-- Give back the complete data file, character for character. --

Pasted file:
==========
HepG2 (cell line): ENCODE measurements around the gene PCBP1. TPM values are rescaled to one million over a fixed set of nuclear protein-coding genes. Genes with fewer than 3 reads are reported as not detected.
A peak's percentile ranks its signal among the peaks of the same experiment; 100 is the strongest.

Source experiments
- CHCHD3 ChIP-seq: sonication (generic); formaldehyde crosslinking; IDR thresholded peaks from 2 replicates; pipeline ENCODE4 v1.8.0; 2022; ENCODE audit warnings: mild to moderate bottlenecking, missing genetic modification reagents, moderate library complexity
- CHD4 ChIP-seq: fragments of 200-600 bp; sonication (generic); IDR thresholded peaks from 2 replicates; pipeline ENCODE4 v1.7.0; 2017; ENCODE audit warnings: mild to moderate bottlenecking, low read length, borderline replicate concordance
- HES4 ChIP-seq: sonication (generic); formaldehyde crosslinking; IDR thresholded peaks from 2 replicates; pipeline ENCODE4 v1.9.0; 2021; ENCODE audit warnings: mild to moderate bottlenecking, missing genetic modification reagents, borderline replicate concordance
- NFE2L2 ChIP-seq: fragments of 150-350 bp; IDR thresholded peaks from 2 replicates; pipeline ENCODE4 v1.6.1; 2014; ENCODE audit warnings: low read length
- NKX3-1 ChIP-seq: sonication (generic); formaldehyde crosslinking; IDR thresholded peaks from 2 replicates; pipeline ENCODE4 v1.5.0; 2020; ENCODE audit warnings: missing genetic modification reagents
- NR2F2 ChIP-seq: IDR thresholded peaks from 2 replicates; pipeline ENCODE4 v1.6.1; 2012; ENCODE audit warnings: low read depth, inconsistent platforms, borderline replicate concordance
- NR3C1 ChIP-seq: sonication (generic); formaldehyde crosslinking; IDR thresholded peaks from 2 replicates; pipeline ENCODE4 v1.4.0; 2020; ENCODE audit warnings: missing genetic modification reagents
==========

HepG2 (cell line): ENCODE measurements around the gene PCBP1. TPM values are rescaled to one million over a fixed set of nuclear protein-coding genes. Genes with fewer than 3 reads are reported as not detected.
A peak's percentile ranks its signal among the peaks of the same experiment; 100 is the strongest.

Source experiments
- CHCHD3 ChIP-seq: sonication (generic); formaldehyde crosslinking; IDR thresholded peaks from 2 replicates; pipeline ENCODE4 v1.8.0; 2022; ENCODE audit warnings: mild to moderate bottlenecking, missing genetic modification reagents, moderate library complexity
- CHD4 ChIP-seq: fragments of 200-600 bp; sonication (generic); IDR thresholded peaks from 2 replicates; pipeline ENCODE4 v1.7.0; 2017; ENCODE audit warnings: mild to moderate bottlenecking, low read length, borderline replicate concordance
- HES4 ChIP-seq: sonication (generic); formaldehyde crosslinking; IDR thresholded peaks from 2 replicates; pipeline ENCODE4 v1.9.0; 2021; ENCODE audit warnings: mild to moderate bottlenecking, missing genetic modification reagents, borderline replicate concordance
- NFE2L2 ChIP-seq: fragments of 150-350 bp; IDR thresholded peaks from 2 replicates; pipeline ENCODE4 v1.6.1; 2014; ENCODE audit warnings: low read length
- NKX3-1 ChIP-seq: sonication (generic); formaldehyde crosslinking; IDR thresholded peaks from 2 replicates; pipeline ENCODE4 v1.5.0; 2020; ENCODE audit warnings: missing genetic modification reagents
- NR2F2 ChIP-seq: IDR thresholded peaks from 2 replicates; pipeline ENCODE4 v1.6.1; 2012; ENCODE audit warnings: low read depth, inconsistent platforms, borderline replicate concordance
- NR3C1 ChIP-seq: sonication (generic); formaldehyde crosslinking; IDR thresholded peaks from 2 replicates; pipeline ENCODE4 v1.4.0; 2020; ENCODE audit warnings: missing genetic modification reagents